Back in the winter of 2015, I attended a seminar for my English Literature class which started the wheel towards what I now have today. A very nearly completed novel.
Sat amongst a largely mature classroom of fellow Open Uni students, we were given a task. This was to generate a list of completely random story titles using the nouns or objects around the room or otherwise from our imagination. I no longer have that list but one of them I wrote was ‘Coffee, Cakes, and Cocaine’.
We immediately shared and got a few laughs and raised eyebrows from everyone’s titles. From this, we discussed the plot ideas you can build just around a title, rather than the other way around which is far more conventional. It definitely spiked my curiosity.
When I got back home, I started scribbling together ideas for the story. Could it be a group of people who meet for coffee, but really it’s a front for a drug ring that deals in cocaine? I explored it more and wrote a few pages and finally chapters. It was those chapters that ended up being my next assignment for the class. Which received great feedback!
But that wasn’t enough.
Over the next several months and into 2016, I took my notebook and papers with me everywhere. I wrote more and more and changed the story beyond its original conception. Soon, the use of cocaine was merely a small entry into a completely new story around a string of gruesome murders around London. I was completely absorbed by it all but had forgotten the key components: the characters.
What was I thinking?! Characters are the main driving force of any good story. So, in reality, I had no driving force. I had to fix that. So I started creating what would eventually become DCI John Hiraoka, DC Kukua Leigh and DC Daniel Hudson – the main protagonists of the story. From them came more. Nguyen, Anderson, Superintendent Haskell, Reed and Hudson’s housemate Eisa. It started to come together slowly and with long periods of no writing, they started to call back to me and in turn, I fleshed them out with real personalities, motivations, and needs.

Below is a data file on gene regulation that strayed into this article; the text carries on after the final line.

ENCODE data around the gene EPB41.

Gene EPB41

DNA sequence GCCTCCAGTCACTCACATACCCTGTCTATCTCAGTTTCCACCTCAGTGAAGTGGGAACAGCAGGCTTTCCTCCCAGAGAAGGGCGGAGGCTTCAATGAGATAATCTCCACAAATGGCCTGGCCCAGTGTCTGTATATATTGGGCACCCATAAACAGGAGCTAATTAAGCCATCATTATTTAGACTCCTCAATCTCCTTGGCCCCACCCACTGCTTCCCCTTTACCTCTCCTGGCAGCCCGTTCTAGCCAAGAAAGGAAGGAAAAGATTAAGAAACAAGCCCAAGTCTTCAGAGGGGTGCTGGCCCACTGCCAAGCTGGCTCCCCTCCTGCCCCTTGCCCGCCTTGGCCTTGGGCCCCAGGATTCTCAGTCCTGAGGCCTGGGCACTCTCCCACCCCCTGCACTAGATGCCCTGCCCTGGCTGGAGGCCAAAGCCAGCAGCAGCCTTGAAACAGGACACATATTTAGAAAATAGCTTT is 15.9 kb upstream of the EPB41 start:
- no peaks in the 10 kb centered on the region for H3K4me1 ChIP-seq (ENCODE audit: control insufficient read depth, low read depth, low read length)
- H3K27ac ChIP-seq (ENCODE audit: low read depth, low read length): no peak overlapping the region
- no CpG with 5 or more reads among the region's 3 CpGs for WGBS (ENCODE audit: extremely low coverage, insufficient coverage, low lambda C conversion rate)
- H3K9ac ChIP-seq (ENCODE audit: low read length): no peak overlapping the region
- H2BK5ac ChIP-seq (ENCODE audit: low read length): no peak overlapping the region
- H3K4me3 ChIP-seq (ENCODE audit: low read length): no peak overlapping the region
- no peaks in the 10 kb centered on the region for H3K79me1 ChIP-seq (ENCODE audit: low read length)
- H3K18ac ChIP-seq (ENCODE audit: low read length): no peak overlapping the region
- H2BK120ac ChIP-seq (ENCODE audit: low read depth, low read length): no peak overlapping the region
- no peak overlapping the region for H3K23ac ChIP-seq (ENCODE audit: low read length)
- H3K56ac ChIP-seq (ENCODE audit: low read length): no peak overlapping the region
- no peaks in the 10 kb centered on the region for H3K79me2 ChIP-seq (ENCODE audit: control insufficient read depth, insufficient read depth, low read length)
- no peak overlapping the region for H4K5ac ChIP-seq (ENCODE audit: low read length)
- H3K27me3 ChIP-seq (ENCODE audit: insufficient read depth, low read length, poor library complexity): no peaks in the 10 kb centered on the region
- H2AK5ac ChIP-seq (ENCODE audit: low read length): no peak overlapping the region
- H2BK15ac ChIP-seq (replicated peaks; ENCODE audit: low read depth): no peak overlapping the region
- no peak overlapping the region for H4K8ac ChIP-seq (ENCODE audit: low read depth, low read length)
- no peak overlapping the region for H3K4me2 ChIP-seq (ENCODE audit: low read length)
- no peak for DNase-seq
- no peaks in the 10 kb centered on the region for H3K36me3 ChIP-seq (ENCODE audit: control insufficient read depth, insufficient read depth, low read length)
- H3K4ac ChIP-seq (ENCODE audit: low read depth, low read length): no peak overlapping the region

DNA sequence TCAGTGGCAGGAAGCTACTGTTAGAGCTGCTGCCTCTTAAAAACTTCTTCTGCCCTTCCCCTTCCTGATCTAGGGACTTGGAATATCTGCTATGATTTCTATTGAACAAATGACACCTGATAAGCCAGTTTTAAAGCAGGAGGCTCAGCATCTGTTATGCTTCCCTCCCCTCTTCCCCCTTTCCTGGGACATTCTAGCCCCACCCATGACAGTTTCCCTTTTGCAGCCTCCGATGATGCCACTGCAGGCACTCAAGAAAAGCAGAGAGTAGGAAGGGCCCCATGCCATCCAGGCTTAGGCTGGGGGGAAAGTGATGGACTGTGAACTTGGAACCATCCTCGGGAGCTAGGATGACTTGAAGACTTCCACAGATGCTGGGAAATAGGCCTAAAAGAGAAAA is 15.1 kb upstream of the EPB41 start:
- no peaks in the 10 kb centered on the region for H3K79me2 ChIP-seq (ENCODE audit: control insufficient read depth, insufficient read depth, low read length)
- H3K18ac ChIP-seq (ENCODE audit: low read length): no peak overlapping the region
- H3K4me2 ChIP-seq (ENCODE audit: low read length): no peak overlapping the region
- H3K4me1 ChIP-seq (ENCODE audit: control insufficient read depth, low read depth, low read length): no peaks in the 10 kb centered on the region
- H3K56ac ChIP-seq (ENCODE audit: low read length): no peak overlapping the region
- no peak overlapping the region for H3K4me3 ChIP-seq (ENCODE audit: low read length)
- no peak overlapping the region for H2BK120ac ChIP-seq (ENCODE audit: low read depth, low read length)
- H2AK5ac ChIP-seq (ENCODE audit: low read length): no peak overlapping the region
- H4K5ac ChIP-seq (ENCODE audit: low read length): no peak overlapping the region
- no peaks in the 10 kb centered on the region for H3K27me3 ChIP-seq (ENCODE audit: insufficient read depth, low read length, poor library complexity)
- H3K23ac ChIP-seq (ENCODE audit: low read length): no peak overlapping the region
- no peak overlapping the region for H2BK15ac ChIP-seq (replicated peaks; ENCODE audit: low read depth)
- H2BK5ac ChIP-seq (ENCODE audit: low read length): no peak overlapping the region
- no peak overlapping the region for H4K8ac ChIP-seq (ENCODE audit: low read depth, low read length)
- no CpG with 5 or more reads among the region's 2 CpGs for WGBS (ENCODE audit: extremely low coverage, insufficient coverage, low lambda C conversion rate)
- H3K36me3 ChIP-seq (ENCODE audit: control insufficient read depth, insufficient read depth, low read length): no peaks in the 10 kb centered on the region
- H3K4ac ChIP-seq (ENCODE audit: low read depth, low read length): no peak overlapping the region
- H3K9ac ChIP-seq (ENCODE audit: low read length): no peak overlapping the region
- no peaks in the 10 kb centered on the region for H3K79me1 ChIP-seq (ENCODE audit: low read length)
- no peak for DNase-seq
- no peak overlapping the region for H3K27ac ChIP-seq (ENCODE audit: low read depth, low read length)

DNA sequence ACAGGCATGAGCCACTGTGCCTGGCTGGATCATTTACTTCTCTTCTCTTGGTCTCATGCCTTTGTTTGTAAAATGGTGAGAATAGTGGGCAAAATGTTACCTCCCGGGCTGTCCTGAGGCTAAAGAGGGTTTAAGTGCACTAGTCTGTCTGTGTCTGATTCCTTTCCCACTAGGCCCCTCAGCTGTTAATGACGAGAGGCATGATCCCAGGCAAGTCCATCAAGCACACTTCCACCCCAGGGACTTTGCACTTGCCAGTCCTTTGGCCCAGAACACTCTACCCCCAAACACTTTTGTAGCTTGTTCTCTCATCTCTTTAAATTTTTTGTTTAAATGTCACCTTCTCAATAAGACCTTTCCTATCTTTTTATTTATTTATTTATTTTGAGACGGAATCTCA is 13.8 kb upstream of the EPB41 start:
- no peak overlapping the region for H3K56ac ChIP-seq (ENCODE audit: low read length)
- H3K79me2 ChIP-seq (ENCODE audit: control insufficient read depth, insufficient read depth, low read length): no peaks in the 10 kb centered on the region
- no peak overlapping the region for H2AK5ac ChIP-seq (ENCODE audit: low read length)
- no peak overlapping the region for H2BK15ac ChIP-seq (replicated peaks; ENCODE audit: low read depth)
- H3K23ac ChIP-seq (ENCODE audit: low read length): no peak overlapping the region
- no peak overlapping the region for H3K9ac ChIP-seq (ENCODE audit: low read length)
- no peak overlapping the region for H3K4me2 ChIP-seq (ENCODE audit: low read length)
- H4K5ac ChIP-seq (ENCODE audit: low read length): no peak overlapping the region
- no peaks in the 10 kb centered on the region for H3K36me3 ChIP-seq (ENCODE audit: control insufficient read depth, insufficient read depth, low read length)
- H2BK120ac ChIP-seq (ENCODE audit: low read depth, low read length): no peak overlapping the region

e.g. Nguyen is a casual character but I hint at a possible drinking problem. Reed is all about appearance and reputation, arrogant and this can be seen in his treatment of others and material objects. Haskell is brash, confident and old school which speaks of the attitudes held within high authority in the police. Leigh, deliberately, is a representation of what change needs to look like in the police. Young, intelligent, new generation, represents the BAME communities of London and being female, a further minority in the force.
Juxtaposing this, I knew I wanted Hudson to be her companion and opposite. It all began to fall into place and I began to relate to each character. I finally had my driving force.
By November 2016, I decided to really get things down on paper and entered #NaNoWriMo – which lead me to write 50,000. This I did on a gorgeous trip to the Lake District, staying in a cottage in Cockermouth (genuine placename).
Following that, I sought to write the rest and by early 2017, I had completed the majority of the book. I still had plenty of additions to make, chop and change chapters and get it edited – but the bulk of the work had been done! Unfortunately, I fell off the bike and put it to one side. I regret it but I eventually pooled together money to get it professionally edited. This I did in 2018 after moving flat with my ex-girlfriend.
Interestingly, I started to write a sequel to what is now called ‘Crimson Snow’. Why? Good question but I needed to kick start my writing addiction and new stuff was the way to do that, so #NaNoWriMo 2017 and 2018 gave birth to a solid start to a new story. Before November, however, I had finally received my editorial report in May. This was exactly what I needed to finally complete the project.